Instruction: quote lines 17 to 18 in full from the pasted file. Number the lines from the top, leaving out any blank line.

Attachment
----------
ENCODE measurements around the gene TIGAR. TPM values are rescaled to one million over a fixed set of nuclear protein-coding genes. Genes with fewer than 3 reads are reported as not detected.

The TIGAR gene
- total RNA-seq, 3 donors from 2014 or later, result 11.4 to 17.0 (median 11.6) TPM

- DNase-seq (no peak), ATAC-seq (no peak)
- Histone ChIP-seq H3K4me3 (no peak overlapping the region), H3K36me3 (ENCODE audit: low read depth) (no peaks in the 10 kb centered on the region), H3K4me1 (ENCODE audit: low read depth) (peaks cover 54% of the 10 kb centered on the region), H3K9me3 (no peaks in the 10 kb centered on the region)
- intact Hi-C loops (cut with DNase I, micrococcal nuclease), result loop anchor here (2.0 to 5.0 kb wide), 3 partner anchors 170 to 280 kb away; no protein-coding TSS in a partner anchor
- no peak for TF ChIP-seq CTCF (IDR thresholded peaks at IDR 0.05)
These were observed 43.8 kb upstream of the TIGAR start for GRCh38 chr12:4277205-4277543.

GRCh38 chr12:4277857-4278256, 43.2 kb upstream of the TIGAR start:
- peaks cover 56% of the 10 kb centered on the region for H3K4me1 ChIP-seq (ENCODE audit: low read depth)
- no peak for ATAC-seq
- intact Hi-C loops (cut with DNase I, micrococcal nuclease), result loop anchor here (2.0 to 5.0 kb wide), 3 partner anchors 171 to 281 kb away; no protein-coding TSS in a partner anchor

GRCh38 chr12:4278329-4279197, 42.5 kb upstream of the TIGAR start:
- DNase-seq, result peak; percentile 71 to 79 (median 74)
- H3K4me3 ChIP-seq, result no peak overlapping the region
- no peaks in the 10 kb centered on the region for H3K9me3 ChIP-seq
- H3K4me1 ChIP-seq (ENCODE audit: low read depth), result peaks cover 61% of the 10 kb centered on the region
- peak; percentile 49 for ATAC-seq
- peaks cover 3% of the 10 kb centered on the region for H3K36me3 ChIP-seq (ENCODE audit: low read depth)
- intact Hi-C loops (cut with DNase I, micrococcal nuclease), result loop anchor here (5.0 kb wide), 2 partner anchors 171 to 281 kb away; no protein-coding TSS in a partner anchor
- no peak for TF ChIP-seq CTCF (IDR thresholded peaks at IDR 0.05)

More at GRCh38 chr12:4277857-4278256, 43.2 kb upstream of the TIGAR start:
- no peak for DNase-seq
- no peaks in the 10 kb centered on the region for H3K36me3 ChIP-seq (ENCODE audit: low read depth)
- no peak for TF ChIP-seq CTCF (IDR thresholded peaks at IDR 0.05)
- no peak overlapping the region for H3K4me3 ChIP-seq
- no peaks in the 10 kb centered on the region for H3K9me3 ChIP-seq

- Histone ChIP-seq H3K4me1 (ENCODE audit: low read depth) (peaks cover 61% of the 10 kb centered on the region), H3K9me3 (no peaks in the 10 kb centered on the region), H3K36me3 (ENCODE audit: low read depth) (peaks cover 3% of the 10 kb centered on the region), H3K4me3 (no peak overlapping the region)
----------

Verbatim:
- H3K4me1 ChIP-seq (ENCODE audit: low read depth), result peaks cover 61% of the 10 kb centered on the region
- peak; percentile 49 for ATAC-seq